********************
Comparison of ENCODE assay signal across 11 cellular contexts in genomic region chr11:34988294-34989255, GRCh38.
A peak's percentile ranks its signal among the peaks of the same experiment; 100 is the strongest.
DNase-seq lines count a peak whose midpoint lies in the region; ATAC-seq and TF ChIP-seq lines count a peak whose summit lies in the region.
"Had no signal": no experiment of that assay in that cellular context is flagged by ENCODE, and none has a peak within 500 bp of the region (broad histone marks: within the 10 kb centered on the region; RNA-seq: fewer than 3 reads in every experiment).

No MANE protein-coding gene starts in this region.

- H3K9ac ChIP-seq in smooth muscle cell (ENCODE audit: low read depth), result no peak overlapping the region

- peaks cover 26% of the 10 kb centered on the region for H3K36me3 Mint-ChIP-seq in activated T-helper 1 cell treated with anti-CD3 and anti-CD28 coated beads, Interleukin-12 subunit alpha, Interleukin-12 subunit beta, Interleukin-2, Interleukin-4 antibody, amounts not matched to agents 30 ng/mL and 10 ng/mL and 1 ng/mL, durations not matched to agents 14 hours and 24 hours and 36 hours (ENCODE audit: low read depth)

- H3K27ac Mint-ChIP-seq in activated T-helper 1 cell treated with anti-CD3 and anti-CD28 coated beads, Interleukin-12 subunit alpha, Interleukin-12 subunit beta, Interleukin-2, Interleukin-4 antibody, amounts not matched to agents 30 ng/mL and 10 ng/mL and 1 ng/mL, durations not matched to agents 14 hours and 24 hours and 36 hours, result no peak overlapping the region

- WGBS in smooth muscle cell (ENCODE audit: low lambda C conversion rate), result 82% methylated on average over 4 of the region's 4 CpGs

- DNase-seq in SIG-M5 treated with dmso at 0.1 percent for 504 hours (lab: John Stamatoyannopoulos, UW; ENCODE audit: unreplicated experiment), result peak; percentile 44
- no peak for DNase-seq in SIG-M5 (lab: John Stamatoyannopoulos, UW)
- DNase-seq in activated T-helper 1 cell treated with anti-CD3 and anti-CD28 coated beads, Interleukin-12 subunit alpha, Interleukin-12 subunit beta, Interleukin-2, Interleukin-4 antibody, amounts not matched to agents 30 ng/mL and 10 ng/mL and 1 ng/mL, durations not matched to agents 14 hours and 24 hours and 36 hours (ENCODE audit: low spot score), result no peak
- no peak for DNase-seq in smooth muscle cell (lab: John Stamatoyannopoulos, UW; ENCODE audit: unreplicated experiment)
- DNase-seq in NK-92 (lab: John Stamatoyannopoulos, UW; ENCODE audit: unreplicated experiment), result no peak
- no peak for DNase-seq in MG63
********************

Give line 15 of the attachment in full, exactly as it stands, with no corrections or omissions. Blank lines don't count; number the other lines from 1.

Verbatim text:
- no peak for DNase-seq in MG63